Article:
Sensitivity analyses were conducted to examine the impact of day lag on the observed correlations. Median time between collection of the PDI and worry questionnaires was 22 days. For those individuals with ≤22 day lag, paranoia, and worry correlated at r = 0.48, p < 0.001 whereas grandiosity and worry correlated at r = 0.07, p = 0.427 (z = 3.28, p = 0.001). For individuals with >22 day lag, correlation between paranoia and worry was r = 0.37, p < 0.001 and correlation between grandiosity and worry was r = 0.02, p = 0.833 (z = 2.62, p = 0.009). Therefore, stronger associations between worry and paranoid ideation that grandiosity appears to be reliable and not biased by the time between self-reports.

Finally, all the above associations with worry were further validated by examining relationships with the PTQ (n = 228). Similar to the PSWQ, perseverative thinking showed a significantly stronger association with paranoia (r = 0.39, p < 0.001) than grandiosity (r = 0.12, p = 0.20) (z = 3.09, p = 0.001). The two worry measures were inter-correlated (r = 0.68, p < 0.001).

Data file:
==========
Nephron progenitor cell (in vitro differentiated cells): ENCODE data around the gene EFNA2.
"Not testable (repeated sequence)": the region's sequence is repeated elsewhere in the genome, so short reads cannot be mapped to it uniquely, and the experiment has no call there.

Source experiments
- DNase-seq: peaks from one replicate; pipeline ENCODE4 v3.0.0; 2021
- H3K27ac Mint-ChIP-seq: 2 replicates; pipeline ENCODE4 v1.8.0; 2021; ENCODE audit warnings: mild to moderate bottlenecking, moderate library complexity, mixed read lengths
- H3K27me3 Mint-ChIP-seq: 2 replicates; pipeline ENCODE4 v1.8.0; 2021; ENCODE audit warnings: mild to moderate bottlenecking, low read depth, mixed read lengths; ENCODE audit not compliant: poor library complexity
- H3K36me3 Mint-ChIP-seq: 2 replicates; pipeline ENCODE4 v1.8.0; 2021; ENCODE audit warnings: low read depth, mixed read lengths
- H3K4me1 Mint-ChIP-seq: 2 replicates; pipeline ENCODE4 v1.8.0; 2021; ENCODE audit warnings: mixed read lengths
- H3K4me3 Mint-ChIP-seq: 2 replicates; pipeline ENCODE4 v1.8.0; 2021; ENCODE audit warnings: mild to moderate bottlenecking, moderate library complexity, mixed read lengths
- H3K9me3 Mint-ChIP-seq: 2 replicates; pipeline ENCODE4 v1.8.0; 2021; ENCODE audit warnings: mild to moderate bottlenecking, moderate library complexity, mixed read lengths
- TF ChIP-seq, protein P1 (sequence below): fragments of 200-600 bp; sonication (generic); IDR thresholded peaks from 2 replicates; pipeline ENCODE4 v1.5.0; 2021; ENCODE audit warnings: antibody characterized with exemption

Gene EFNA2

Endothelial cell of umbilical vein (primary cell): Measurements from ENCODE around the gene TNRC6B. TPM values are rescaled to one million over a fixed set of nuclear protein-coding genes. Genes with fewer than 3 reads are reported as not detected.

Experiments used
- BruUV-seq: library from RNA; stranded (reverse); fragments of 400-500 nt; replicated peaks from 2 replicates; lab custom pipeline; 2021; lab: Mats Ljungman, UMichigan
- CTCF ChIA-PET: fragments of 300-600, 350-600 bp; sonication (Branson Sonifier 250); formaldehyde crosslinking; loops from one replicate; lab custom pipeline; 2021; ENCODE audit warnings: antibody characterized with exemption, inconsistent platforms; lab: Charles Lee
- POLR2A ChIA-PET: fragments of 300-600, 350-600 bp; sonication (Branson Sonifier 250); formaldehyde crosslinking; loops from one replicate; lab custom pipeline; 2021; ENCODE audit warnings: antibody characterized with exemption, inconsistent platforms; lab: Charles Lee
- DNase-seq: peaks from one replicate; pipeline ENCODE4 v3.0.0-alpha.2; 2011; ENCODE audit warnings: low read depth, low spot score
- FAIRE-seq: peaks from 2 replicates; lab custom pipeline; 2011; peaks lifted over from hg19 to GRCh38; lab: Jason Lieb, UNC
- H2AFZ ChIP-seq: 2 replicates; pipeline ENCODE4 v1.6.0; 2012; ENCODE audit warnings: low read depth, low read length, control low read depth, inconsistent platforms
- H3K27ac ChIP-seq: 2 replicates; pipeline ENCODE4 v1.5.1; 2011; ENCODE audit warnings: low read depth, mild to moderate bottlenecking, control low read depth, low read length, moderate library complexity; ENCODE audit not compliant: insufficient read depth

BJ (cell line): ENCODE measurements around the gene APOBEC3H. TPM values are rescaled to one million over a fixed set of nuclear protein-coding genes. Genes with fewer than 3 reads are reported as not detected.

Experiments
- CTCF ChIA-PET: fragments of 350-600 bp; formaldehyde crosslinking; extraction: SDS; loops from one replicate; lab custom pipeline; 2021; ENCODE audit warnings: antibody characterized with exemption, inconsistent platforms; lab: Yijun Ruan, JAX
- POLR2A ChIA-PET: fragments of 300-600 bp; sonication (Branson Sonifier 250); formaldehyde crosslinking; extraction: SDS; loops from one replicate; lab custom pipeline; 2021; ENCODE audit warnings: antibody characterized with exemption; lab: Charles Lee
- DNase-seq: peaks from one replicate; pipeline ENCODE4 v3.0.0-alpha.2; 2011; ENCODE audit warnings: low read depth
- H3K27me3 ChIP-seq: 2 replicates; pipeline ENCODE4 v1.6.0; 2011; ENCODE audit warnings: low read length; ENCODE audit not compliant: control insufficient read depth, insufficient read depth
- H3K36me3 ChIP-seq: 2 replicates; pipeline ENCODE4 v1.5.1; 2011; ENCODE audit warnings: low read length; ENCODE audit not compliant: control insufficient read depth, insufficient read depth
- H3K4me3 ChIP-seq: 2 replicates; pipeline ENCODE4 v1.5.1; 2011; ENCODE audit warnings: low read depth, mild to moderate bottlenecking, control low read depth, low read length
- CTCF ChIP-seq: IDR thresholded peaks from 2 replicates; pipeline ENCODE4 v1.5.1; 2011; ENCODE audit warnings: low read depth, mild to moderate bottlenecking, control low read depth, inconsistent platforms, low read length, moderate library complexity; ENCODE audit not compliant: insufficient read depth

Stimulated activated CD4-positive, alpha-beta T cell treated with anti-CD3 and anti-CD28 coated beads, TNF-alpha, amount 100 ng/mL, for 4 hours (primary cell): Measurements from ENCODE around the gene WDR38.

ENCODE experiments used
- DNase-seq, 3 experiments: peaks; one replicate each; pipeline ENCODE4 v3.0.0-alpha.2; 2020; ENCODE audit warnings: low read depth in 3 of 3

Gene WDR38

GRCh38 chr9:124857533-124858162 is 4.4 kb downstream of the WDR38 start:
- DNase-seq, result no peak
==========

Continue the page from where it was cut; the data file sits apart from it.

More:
Sub-sample Regression Analysis

In a smaller sub-sample (N = 56) of individuals with all measures completed, covariates and the contributory factors explained 29% of the variance in paranoia [R2 = 0.29, F(6, 51) = 3.47, p = 0.006]. Of those variables, only worry was significantly associated with paranoia (β = 0.39, p = 0.007). Regarding grandiosity, the contributory factors did not explain significant variance [R2 = 0.04, F(6, 51) = 0.32, p = 0.92) and none of the factors were significantly associated with grandiosity.

Discussion